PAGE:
Algeria’s soccer team competing in the World Cup in Brazil took the prize this year. No, not for winning the cup, although it’s true the Fennec Foxes got further along in the tournament than ever before. The prize the Foxes won was that of advancing the politics of the World Cup spectacle.
The cup, like most international sports events in these days when capitalism in its imperialist stage dominates the world, is run to make profits, however popular soccer may be. And the World Cup is the most popular of all such competitions. FIFA (Fédération Internationale de Football Association), the soccer conglomerate running the games, establishes the rules to maximize these profits. In Brazil this meant using police power to displace the poorest inhabitants of favelas and spending billions to build stadiums that may be of dubious value beyond the games.
The Fennec Foxes struck a blow that improved the atmosphere. Not only did their team perform well on the field, making it to the round of 16, but they did something much better: They made a collective decision to donate their $9 million prize money to the people of Gaza.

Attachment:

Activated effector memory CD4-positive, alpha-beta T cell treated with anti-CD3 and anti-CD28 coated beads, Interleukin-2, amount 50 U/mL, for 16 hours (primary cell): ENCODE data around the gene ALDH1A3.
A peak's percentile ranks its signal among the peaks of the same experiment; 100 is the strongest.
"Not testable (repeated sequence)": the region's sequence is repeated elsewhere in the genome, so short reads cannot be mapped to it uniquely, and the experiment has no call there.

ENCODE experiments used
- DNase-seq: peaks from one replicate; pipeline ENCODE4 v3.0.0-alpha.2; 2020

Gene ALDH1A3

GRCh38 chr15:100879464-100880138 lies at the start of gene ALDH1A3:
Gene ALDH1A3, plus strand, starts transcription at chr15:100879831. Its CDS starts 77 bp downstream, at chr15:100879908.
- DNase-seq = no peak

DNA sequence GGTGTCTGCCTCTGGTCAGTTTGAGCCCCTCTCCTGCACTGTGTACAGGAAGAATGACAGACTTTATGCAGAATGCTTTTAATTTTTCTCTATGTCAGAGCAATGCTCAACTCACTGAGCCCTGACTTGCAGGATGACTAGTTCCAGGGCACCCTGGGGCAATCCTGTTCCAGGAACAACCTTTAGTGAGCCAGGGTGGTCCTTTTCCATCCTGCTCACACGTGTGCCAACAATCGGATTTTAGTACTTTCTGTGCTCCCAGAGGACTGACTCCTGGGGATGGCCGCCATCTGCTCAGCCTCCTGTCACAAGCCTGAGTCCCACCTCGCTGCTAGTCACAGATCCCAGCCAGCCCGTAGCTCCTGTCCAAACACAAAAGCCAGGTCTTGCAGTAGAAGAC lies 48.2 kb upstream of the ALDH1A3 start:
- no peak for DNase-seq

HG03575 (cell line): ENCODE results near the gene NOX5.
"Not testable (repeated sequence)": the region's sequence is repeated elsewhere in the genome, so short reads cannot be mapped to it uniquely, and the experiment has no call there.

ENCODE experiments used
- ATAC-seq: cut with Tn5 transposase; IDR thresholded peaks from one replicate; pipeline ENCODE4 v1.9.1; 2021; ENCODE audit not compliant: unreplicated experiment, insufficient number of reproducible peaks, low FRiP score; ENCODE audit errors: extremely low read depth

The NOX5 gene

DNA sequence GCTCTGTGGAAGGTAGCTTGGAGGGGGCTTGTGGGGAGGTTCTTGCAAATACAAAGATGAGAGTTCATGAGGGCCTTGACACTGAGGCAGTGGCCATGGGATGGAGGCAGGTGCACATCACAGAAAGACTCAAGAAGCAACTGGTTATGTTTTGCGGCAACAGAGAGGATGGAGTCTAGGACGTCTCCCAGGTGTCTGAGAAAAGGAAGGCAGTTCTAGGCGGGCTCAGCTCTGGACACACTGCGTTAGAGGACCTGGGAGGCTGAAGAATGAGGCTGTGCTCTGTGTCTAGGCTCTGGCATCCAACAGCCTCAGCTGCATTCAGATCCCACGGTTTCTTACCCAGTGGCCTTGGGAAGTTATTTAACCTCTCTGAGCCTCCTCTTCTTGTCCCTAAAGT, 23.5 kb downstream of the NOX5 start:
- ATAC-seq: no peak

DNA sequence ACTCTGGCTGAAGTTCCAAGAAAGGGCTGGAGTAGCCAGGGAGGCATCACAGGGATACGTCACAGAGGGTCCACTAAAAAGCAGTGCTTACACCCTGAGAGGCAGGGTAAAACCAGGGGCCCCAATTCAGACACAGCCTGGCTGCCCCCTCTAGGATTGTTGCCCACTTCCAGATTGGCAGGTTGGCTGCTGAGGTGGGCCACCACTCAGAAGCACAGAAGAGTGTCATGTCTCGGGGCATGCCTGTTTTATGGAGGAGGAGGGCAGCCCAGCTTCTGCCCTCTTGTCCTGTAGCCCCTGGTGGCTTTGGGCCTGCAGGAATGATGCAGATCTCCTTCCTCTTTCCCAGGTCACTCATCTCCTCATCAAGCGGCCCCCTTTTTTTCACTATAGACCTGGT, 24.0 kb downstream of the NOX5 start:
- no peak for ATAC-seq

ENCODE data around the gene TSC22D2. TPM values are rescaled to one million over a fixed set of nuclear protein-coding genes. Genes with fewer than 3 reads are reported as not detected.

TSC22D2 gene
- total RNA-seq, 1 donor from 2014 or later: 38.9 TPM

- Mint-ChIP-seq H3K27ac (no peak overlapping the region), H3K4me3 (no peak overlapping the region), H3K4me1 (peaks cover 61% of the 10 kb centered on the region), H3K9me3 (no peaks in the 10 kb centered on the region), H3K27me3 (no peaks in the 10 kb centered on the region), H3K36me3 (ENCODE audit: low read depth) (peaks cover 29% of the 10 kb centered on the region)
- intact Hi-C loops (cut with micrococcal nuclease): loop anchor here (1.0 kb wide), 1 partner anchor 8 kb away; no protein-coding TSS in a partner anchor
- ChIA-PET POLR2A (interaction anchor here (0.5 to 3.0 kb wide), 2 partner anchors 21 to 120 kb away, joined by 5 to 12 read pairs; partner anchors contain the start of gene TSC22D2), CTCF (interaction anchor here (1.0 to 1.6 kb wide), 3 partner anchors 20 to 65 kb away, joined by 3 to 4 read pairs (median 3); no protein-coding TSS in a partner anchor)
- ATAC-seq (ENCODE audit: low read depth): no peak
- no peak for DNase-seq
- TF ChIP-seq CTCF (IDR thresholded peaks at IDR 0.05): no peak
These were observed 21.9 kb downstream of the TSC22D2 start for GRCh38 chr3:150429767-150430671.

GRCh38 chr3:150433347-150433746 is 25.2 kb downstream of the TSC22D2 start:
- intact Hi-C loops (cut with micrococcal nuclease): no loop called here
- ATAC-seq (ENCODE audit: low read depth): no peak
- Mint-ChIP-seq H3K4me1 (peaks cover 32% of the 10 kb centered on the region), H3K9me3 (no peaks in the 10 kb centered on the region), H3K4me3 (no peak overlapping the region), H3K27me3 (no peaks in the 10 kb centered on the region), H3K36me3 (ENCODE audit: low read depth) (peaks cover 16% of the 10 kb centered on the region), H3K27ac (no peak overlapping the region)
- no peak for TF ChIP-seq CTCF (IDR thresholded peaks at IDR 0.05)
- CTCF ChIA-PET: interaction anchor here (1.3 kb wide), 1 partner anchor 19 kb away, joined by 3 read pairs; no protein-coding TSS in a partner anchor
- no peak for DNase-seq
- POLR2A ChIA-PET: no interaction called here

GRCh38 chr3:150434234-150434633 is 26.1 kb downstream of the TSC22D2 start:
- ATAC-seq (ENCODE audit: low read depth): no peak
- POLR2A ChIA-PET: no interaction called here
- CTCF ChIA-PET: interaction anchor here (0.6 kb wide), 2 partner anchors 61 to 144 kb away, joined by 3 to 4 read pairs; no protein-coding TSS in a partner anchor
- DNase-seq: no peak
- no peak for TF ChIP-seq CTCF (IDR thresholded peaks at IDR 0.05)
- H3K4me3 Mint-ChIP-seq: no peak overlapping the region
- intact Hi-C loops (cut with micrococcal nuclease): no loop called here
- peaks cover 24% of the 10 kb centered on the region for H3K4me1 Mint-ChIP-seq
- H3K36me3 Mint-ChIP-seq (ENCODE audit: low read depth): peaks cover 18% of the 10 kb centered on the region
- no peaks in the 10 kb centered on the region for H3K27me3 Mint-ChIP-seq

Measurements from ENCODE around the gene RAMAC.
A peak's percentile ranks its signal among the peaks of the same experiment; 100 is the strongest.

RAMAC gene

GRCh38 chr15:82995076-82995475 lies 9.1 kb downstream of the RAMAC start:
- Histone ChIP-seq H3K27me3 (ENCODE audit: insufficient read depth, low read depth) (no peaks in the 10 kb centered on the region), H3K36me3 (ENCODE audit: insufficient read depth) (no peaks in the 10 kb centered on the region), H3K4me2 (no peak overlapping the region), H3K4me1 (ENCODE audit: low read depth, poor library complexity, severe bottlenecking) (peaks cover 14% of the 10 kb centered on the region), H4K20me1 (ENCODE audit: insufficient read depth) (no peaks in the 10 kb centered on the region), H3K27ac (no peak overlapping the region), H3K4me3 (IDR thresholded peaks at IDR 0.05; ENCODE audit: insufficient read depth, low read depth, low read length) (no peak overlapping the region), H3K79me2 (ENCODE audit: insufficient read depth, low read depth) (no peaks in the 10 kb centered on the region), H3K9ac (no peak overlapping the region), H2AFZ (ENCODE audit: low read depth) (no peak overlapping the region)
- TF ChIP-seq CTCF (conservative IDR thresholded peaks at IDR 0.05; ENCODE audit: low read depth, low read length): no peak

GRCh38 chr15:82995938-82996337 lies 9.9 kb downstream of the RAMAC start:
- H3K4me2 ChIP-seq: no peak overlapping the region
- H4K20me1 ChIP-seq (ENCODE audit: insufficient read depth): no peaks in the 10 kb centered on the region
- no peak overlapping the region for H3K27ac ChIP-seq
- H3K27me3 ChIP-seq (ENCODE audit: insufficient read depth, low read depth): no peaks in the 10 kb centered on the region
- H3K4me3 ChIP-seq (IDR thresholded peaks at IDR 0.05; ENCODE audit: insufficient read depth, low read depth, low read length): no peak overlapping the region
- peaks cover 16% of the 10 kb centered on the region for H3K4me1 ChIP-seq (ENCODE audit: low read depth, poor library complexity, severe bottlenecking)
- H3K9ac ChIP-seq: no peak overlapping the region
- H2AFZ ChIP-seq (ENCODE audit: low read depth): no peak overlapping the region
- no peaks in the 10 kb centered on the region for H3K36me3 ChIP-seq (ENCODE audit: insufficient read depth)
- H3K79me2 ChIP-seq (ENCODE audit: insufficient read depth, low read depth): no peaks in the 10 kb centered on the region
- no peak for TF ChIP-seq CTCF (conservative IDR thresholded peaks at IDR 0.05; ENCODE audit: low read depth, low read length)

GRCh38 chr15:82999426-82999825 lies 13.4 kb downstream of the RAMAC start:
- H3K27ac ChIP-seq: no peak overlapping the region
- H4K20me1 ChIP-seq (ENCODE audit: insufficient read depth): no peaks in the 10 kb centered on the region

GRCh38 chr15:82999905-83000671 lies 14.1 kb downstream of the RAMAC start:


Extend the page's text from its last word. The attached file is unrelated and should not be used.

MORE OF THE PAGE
As the Foxes’ star striker, Islam Slimani, told the media when the Foxes were being cheered by tens of thousands of people in Algiers: “They need it more than us.” (Independent, July 3)
The donation comes as a welcome sign of solidarity with the people of Gaza, who have been facing relentless bombing from the Israeli settler state. It is also a sign that someone can be a star without losing his/her political conscience.